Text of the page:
That's a subject for Part IV.

Back to Part I or Part II; ahead to Part V (with one Addendum on the nature of the Hispana, and another Addendum on the priority of the Hispana)

1 comment:

  1. So all this brings us back to the Field of Lies in 833, which I know about from this one historical novel where it's pretty much described like a humiliating public show trial put up by Louis's angry sons so they could take his empire, but in the long run all they managed in their furor was give a disastrous blow to the empire itself because of how much the empire in the eyes of the people was considered identical to its monarch as the empire incarnate. So if the monarch as the empire incarnate had failed as judged at the Field of Lies, then so had the empire and it wasn't worth to be recognized and maintained any longer. In short, they tried to damage the monarch, but only damaged the empire for one or two generations or a century, no matter what came after the Field of Lies.

    Anyway, your speculations sound to me like Pope Gregory was sitting next to the Field of Lies, all anxious on whether he had chosen the right side and how disastrous his choice could turn out for his future life and standing if he had been mistaken, so he called upon Radbertus and Wala to make him a legal expertise on what laymen and especially worldly monarchs could and couldn't legally do to Popes.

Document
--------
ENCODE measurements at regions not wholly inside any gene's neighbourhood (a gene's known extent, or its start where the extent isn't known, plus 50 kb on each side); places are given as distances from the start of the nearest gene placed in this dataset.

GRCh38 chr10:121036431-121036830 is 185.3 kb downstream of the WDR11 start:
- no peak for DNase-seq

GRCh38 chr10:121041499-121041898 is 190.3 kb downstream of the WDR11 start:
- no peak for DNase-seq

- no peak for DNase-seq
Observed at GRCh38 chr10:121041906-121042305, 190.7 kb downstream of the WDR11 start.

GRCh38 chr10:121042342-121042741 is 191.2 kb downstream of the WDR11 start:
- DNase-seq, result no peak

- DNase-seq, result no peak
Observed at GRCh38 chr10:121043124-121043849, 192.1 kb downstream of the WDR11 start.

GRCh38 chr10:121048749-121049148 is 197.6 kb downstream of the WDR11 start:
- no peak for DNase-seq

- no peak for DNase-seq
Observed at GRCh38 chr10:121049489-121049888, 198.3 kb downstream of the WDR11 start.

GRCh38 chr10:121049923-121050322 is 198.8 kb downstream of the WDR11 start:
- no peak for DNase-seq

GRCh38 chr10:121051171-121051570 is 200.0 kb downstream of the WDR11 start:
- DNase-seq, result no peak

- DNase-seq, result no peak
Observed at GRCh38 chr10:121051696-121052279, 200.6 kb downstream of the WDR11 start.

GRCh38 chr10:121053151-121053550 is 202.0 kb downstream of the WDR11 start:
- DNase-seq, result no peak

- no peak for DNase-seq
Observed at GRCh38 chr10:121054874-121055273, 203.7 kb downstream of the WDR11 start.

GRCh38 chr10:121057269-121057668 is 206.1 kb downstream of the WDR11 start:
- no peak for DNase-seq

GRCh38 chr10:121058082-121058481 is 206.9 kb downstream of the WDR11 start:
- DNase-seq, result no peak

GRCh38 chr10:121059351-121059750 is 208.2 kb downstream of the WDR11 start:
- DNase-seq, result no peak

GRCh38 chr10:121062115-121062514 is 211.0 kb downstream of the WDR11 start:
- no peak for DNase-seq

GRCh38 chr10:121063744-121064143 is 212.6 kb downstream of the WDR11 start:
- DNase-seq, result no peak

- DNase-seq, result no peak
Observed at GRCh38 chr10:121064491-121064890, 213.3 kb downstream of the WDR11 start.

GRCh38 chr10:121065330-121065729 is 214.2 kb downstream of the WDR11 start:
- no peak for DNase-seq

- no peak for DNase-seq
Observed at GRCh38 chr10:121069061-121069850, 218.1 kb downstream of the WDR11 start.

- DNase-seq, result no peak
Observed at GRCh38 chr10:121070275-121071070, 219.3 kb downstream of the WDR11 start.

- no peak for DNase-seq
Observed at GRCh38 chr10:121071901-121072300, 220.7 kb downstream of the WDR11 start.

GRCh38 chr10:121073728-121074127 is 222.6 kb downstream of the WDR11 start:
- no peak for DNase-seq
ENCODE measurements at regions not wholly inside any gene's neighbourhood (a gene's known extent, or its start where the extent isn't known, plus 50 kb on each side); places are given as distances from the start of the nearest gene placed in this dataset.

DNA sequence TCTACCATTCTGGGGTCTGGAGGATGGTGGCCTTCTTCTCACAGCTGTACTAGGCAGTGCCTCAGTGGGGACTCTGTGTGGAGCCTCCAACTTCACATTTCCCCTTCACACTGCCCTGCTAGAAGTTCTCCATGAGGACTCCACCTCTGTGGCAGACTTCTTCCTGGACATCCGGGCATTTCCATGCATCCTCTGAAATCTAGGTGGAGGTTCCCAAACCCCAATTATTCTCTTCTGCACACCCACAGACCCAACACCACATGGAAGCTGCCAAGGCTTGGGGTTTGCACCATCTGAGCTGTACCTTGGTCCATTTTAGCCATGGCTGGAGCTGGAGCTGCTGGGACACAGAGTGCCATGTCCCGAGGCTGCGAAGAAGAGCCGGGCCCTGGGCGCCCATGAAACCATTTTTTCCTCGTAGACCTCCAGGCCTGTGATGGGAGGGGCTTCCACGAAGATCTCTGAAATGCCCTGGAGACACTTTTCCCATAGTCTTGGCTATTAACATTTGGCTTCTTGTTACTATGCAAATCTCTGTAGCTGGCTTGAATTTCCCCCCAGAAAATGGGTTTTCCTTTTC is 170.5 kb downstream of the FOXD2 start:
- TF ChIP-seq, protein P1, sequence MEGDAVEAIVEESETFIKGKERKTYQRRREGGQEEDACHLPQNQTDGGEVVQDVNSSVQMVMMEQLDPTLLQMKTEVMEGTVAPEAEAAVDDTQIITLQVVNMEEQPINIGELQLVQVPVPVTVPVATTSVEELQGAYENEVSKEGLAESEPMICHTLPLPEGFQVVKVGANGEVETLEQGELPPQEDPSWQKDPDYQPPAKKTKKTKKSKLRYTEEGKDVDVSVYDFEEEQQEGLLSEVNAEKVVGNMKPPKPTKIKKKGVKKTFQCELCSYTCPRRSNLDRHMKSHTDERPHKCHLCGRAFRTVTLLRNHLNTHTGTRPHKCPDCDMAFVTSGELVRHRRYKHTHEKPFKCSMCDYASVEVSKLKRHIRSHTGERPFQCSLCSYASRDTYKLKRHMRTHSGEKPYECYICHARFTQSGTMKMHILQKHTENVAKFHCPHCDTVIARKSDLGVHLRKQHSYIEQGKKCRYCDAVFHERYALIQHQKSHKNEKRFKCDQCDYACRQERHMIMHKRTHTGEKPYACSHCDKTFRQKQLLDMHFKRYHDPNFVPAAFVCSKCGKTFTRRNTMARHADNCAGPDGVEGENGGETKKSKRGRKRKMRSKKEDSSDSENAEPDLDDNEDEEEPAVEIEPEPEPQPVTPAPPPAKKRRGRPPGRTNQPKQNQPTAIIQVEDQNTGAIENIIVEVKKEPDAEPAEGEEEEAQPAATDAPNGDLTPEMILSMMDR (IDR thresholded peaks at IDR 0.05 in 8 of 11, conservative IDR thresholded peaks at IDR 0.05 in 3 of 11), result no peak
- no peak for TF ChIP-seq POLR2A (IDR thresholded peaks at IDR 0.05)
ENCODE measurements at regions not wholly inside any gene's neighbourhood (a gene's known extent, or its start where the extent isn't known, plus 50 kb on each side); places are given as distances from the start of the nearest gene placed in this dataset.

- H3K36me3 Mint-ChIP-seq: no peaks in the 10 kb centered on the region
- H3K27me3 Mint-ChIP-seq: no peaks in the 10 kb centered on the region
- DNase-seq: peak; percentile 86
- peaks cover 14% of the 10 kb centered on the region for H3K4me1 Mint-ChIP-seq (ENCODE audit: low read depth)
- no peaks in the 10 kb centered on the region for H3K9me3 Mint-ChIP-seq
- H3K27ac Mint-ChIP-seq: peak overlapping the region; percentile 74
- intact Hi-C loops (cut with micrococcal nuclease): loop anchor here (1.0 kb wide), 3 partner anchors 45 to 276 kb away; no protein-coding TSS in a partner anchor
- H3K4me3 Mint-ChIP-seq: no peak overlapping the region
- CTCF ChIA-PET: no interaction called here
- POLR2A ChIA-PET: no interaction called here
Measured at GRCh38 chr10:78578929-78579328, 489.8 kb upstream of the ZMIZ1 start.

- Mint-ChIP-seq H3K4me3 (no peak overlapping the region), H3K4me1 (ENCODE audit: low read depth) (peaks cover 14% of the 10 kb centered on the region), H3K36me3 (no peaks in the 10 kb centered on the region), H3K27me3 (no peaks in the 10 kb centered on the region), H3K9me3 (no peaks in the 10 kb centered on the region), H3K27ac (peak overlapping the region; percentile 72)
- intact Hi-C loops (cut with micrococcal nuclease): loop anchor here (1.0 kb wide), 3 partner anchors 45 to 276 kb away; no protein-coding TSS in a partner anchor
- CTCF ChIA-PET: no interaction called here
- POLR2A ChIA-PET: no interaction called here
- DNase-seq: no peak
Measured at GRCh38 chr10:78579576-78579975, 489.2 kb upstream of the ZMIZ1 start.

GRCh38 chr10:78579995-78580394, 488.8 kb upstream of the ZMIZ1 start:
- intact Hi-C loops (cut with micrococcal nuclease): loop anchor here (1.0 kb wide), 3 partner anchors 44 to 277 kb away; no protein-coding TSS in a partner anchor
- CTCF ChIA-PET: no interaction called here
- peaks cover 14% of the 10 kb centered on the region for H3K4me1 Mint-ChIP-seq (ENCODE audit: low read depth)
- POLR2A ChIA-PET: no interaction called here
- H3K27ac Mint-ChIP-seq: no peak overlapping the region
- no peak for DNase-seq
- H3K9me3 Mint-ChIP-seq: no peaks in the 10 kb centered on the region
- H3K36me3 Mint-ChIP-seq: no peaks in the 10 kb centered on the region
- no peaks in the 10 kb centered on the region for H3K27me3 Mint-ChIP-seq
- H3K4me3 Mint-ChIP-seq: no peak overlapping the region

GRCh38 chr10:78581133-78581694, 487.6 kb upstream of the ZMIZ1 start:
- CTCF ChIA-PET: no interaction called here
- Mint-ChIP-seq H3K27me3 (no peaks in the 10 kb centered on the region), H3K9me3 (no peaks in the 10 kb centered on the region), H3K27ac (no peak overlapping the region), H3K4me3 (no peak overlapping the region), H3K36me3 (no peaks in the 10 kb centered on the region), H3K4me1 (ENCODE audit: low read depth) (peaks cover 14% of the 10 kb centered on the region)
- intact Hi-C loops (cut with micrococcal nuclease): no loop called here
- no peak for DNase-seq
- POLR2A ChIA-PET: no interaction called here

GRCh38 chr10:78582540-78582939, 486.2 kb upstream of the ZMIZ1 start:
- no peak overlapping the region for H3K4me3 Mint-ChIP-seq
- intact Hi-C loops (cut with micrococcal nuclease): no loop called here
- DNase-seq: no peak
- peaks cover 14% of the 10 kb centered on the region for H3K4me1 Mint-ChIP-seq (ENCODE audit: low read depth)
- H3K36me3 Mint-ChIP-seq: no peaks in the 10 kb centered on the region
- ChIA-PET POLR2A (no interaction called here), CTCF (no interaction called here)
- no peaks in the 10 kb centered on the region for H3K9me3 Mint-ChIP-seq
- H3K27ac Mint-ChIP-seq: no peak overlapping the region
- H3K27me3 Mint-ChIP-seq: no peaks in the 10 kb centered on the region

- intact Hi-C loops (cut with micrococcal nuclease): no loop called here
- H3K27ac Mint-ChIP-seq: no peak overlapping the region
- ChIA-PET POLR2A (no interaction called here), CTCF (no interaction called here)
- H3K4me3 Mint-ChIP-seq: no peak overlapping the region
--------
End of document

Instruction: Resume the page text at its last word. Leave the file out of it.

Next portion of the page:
Gregory liked the result (which itself doesn't survive, but obviously drew from both Benedict and the interpolated Hispana) so much that within days, he had his two legal experts draw up a letter for the Aldric case where he first used the reasonings taken from their expertise, and that was Divinis praeceptis.

    After that, Wala and Radbertus began drafting the much greater and more consistent work of Pseudo-Isidore based on the same strategies employed in Divinis praeceptis, and over the course of creating the False Decretals they increasingly refined their technique, which would also explain why some early primitive reasonings from Divinis praeceptis are absent in Pseudo-Isidore where they've already found much more elegant solutions that in turn are not yet to be found in Divinis praeceptis.